Alas, one finds more and more schools and seminars of liturgical music directed by incompetent people, conceived by amateurs for amateurs. Professional musicians no longer choose the sung repertoire, professional singers are simply unwanted, besides which the ‘singer's professional card’ has been suppressed in the diocese of Paris; maitres de chapelle have become more and more rare. Thus, choirmasters or professional choristers have been replaced by « animateurs », laity or priests, most often with no musical background, having neither a voice, nor any musical culture. As for the new repertoire, we nowadays see - a consequence of the cultural void - an invasion of hymns with bad musical and prosodic substance that would inspire a sense of aversion in any real musician.
How is it to be explained that within the Roman Catholic Church ringleaders can possibly be tolerated, disrespectful of the conciliar texts, and who are blindly be followed by sectarian communities, not finding anything better than to parody banal Byzantine-type progressions? How could one ever see this phenomenon as an expression of the Universality of the Church? No more Gregorian melody, no more polyphony, no more folk-song, no more harmony, or modulation - a real desert for the artist and for the Christian aesthete. Many artists have given up going to church on account of the cultural decadence within the liturgy. Other non-Christian artists are dissuaded from any religious practice, while the likes of Paul Claudel could certainly be found among them.
The only professional musicians who will be difficult to remove from the liturgical landscape remain the organists. And the reason is quite simple. The organ is a weighty and cumbersome instrument which forms part of an artistic heritage. One can therefore only entrust it to professional musicians. Accepted or simply tolerated - a matter of no importance? Tolerated or muzzled? Organists often attend liturgies in unrelieved and total impotence.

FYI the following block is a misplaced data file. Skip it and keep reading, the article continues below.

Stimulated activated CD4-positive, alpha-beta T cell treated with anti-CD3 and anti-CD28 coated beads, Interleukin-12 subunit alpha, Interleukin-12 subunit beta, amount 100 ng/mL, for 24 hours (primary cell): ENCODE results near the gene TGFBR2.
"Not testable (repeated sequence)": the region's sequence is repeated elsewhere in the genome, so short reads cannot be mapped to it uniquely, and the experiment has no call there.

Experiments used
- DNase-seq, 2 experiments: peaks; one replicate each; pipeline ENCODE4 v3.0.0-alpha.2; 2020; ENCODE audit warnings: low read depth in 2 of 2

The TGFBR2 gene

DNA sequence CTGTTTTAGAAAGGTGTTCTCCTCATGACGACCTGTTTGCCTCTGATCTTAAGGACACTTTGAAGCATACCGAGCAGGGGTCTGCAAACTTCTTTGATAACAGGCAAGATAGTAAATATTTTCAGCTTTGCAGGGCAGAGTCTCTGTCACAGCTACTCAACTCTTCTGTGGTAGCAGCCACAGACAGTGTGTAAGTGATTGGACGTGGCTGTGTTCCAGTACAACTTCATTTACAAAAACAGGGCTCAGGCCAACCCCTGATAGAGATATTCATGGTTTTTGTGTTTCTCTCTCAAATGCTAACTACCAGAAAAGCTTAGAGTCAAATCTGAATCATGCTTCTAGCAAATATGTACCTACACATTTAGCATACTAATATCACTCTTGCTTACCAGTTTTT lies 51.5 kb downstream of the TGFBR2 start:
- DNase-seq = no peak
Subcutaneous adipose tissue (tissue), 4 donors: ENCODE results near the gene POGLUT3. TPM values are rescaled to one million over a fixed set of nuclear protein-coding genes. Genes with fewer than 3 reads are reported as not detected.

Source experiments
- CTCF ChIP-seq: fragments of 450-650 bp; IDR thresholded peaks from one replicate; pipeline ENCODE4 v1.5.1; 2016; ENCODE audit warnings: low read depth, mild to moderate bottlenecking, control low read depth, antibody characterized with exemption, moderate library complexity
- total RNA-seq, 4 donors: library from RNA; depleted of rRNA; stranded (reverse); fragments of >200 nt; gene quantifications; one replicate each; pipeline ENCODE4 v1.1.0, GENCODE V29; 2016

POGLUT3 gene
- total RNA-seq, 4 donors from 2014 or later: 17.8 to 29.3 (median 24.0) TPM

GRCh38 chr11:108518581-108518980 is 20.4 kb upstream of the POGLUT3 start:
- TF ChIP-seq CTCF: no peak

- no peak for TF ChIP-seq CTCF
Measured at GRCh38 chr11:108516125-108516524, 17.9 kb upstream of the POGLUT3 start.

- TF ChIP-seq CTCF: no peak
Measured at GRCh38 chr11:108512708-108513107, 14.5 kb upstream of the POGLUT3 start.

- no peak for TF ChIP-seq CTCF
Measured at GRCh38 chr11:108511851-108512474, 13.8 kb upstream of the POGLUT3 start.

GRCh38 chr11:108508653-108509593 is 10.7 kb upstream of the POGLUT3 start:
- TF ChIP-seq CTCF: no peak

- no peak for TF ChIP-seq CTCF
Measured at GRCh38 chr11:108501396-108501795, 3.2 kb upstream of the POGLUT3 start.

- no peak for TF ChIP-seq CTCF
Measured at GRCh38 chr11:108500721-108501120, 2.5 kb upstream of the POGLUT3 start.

When they are not expected to accompany hymns, one expects them to give simple background music, like that in supermarkets; classical, very soft and especially very short so as to allow the congregation to chat at the exit of the Mass without being disturbed. So the organ loses its function of prayer in the liturgy. One doesn't listen to it any more, but just hears it.
‘Let everything that breathes praise the Lord’, says Psalm 150. While admitting the authorization of every conceivable form of decadence in the liturgy, it is hard to comprehend the exclusion, tacit or explicit, of Gregorian Chant, polyphony, the organ repertoire - a treasure stemming from the heritage of the church down through the centuries. At a time when Art is turning its back on spiritual values, one of the first concerns of the Catholic church should be to open the door to artists, starting from within the liturgy, instead of either ignoring them or shutting them out completely.
In chapter 31 of the book of the Exodus, an excerpt from the prescriptions relating to the construction of the sanctuary and to its ministers, it is written: “And the LORD spake unto Moses, saying, See, I have called by name Bezaleel the son of Uri, the son of Hur, of the tribe of Judah: And I have filled him with the spirit of God, in wisdom, and in understanding, and in knowledge, and in all manner of workmanship, To devise cunning works, to work in gold, and in silver, and in brass, ...”
I suggest the following:
• The inclusion of music as a part of cultural and artistic training courses in the